In March 2017, OpsLens published a piece regarding the framework pertaining to Alabama’s Briarwood Presbyterian Church and its organizational desire to form its own police force. It hired an attorney to scribe legalese which was in turn furnished to the Alabama state legislature. Well, it seems the church’s prayers have been answered as the state lawmakers considered the church attorney’s language, created a bill, and passed the statutory permission slip.
On May 31, 2019, Alabama Governor Kay Ivey endorsed the new law, opening the door to Alabama religious institutions (and their academic counterparts) having their own full-fledged law enforcement contingents.
As expressly stated, Alabama HB309 grants “Briarwood Presbyterian Church and its integrated auxiliary Briarwood Christian School [the authority] to appoint and employ one or more suitable persons to act as police officers to keep off intruders and prevent trespass upon and damage to the property…[and] the institute. These persons shall be charged with all the duties and invested with all the powers of police officers.”
I read the bill’s language, and there’s one big catch. The to-be-formed Briarwood Presbyterian Church Police Department (BPCPD) officers will have all the powers of any other law enforcer in the state, especially upon being trained and certified by the Alabama Peace Officers’ Standards and Training Commission (POST)…with one glaring exception: they will be armed with only less-lethal weapons. That means firearms (pretty effective visual deterrent, to say the least) are prohibited. Only less-lethal weaponry such as Tasers, ASPs (batons) and OC (pepper) spray to temporarily incapacitate would-be suspects are authorized. Yikes! Sounds more like a half-hearted deterrent than a fully-enabled traditional cop whose arsenal ranges from verbal commands up to definitive stopping power: A gun.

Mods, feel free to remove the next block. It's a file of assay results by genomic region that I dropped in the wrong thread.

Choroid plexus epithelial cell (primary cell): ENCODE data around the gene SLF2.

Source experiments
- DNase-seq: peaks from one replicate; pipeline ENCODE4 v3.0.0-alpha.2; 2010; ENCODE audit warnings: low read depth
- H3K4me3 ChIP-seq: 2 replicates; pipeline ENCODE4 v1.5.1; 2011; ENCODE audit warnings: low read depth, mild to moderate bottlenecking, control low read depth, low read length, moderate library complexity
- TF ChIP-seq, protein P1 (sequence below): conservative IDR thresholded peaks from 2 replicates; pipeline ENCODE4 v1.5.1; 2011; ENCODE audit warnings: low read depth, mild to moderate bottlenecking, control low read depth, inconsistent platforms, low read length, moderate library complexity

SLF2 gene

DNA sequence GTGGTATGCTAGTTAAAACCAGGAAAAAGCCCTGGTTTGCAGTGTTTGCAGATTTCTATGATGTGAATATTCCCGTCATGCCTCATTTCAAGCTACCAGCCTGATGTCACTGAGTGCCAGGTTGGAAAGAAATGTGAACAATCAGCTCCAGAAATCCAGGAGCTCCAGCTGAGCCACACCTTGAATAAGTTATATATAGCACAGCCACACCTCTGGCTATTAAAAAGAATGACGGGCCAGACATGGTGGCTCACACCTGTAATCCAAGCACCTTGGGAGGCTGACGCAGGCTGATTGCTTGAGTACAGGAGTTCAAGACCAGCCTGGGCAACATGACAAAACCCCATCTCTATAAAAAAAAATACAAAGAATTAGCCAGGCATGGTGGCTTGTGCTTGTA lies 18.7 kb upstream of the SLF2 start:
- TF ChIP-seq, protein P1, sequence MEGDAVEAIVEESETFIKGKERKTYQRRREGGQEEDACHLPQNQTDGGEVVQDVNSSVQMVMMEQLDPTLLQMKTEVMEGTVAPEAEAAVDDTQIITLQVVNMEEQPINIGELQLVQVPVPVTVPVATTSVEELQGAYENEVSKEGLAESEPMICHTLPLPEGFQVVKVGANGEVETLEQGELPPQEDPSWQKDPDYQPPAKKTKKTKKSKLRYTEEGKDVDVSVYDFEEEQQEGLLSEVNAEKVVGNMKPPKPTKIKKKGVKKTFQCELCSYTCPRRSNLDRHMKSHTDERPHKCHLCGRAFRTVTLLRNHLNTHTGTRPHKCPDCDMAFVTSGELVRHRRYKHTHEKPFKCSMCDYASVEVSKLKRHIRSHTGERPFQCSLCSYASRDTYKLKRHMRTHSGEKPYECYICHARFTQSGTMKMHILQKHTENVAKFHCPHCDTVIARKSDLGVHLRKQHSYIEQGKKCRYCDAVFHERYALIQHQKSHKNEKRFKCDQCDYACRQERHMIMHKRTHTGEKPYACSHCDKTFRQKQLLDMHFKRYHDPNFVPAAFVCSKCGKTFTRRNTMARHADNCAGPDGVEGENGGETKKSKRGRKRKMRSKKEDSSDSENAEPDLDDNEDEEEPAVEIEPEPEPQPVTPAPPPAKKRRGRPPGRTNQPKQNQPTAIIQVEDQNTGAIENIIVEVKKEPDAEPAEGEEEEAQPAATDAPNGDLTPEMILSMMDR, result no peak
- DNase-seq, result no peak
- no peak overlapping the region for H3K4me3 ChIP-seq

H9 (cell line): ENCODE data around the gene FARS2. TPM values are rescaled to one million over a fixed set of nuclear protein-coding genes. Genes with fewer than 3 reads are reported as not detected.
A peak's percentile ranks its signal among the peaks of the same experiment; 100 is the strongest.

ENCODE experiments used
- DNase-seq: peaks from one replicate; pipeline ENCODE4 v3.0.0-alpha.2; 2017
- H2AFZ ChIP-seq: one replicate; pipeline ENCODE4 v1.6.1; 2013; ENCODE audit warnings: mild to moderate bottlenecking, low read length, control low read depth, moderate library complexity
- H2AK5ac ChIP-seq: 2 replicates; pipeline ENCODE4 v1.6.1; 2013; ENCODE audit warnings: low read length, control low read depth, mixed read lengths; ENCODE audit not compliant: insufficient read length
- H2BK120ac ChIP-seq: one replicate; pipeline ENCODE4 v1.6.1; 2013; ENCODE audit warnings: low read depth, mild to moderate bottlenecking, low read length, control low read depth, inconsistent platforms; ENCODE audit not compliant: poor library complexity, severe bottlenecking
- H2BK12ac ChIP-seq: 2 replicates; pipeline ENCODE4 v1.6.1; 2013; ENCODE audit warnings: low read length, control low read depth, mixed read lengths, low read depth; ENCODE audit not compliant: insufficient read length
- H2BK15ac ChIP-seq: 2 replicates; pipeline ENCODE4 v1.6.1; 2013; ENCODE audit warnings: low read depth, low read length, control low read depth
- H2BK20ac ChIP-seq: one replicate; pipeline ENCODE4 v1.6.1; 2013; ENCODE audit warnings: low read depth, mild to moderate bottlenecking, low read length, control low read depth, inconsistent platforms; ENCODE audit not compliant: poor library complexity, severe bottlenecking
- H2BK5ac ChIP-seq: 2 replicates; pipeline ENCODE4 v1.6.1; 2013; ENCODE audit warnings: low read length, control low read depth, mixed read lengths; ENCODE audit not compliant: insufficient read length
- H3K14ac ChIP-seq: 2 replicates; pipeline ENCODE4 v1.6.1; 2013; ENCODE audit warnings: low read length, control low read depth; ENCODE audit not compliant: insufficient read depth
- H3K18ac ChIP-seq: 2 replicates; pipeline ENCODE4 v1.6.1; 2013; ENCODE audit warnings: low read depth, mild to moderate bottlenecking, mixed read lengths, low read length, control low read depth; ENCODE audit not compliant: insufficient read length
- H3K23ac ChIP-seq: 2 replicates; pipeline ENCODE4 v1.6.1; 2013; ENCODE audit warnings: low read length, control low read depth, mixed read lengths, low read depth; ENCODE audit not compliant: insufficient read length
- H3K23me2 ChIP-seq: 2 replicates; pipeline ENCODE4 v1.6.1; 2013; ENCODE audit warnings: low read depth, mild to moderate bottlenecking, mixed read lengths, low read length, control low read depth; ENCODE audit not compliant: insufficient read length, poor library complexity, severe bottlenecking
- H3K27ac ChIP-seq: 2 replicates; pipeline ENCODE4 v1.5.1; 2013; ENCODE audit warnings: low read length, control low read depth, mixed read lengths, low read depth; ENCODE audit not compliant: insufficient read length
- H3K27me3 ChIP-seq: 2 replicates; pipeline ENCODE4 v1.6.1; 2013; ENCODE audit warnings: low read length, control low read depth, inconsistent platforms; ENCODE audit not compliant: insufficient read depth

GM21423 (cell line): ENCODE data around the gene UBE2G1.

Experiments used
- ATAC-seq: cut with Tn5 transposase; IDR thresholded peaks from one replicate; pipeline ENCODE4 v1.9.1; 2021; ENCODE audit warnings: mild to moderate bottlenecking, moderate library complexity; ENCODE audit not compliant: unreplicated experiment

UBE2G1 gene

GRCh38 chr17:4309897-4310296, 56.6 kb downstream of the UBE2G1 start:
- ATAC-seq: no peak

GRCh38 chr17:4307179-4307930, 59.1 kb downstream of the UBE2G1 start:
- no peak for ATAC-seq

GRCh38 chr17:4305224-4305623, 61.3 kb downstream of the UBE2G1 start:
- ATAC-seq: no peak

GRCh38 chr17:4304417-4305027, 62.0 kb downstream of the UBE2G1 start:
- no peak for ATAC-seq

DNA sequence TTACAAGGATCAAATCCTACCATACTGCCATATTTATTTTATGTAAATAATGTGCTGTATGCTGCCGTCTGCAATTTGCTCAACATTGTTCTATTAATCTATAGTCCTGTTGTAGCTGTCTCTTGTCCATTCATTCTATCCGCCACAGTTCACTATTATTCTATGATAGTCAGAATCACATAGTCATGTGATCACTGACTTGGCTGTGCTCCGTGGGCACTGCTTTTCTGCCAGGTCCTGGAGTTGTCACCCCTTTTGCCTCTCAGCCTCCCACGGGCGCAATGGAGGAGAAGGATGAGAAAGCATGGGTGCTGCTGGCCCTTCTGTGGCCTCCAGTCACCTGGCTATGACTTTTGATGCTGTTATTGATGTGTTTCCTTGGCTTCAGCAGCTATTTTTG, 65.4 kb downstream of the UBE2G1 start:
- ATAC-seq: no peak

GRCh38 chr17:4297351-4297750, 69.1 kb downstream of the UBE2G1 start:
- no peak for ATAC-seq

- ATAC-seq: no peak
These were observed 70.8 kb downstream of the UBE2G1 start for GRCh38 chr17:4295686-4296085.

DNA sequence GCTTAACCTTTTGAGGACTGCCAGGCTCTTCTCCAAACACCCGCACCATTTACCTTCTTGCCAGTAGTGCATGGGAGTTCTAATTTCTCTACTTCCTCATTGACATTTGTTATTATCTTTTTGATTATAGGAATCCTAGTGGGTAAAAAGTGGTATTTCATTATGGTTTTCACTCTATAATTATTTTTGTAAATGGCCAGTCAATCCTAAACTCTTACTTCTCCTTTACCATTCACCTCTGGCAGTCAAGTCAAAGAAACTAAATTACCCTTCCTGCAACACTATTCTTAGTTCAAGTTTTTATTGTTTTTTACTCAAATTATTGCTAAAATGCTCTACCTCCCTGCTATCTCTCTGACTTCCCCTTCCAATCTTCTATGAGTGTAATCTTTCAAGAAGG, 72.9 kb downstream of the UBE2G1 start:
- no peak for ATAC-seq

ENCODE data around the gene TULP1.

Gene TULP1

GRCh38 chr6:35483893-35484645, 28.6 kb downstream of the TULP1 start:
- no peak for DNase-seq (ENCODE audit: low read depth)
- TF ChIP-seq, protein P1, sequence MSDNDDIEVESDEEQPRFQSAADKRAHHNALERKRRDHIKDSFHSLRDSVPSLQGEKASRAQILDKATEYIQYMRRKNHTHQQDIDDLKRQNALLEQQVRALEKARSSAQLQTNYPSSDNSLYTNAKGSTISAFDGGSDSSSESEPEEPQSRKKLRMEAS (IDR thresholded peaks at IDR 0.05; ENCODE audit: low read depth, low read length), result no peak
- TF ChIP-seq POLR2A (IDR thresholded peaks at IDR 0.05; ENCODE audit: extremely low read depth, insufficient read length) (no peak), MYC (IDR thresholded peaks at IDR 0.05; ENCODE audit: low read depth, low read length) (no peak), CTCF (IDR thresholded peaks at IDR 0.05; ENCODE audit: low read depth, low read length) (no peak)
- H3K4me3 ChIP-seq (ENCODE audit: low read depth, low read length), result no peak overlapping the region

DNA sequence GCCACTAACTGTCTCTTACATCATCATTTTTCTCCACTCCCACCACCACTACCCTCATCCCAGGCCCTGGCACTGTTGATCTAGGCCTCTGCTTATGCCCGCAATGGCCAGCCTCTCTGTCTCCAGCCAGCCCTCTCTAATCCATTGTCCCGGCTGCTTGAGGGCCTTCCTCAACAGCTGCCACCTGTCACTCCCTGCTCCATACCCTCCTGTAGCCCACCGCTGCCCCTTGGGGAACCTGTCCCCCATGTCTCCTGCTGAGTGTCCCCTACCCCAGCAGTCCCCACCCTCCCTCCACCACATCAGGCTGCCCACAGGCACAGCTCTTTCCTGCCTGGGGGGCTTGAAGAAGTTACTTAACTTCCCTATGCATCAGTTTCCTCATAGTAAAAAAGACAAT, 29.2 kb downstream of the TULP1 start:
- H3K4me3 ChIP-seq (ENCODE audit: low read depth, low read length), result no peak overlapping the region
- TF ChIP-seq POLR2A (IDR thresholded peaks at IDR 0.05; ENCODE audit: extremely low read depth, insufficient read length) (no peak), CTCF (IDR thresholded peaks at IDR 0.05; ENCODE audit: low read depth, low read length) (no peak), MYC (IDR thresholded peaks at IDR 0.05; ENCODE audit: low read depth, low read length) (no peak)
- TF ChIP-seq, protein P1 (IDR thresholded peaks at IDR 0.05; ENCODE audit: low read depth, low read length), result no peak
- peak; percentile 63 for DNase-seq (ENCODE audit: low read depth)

As is ubiquitous in the law enforcement institution, liability can be a prevalent monster with massive fangs chewing into the already-nominal agency budget. Naturally, cops are trained to minimize the taking of life, yet sometimes the suspect is selling life-threatening behavior. In that context, the worst-case scenario results, compelling police officers to take a life. Thereafter, litigious-minded sorts evolve and file against the cop, the police department, and sometimes the elected officials governing the jurisdiction as well. The legal meandering is typically colorized as wrongful death and such in the civil realm, and outright murder in the criminal sense.
We’ve mostly seen instances when the police officer shooting a life-threatening suspect is reticled for doing everything exactly right, purely by the book, and still winds up as a respondent/defendant named in a lawsuit filed by the suspect’s (decedent’s) loved ones.
From the new Alabama law’s own language spelling out weapons authority and use, we have the following: “Any person appointed to act as a [Briarwood Presbyterian Church] police officer, pursuant to subsection (a), while on duty, shall carry and be trained in the proper use of a nonlethal weapon. For the purposes of this subsection, a nonlethal weapon is a weapon that is explicitly designed and primarily employed to immediately incapacitate the targeted person while minimizing fatalities and permanent injury. A nonlethal weapon is intended to have a reversible effect on the targeted person [emphasis added].”
If you are wondering whether there is a separate section in this particular statute, one constituting governance of church-based police officers armed with firearms, there is none.
So, when a suspect of any sort is upon/in Briarwood Church property and creating evil to potentially include brandishing a firearm, any BPCPD is already at a disadvantage, possibly under-armed in the face of a malcontent who does not have the same weaponry restrictions. From the get-go, BPCPD cops are undermined.
According to The Christian Post, a “Briarwood [press statement claimed] that despite having a great relationship with local law enforcement agencies, establishing a private police force had become necessary because the state was unable to provide adequate security for the approximately 2,000 students and faculty of Briarwood Christian School located on two campuses in unincorporated Jefferson and Shelby County due to budget cuts.”
So now we have a new kid on the block when it comes to our nation’s roughly 18, 500 diverse police forces employing approximately 900,000 cops serving in varying capacities. From what I can gather, this will be the first church operating its own cop shop.
Paring it all down: A uniformed good guy/gal with less-lethal tools is a definite mismatch against a bad guy armed with a full-fledged firearm.
What are your notions regarding a church police force?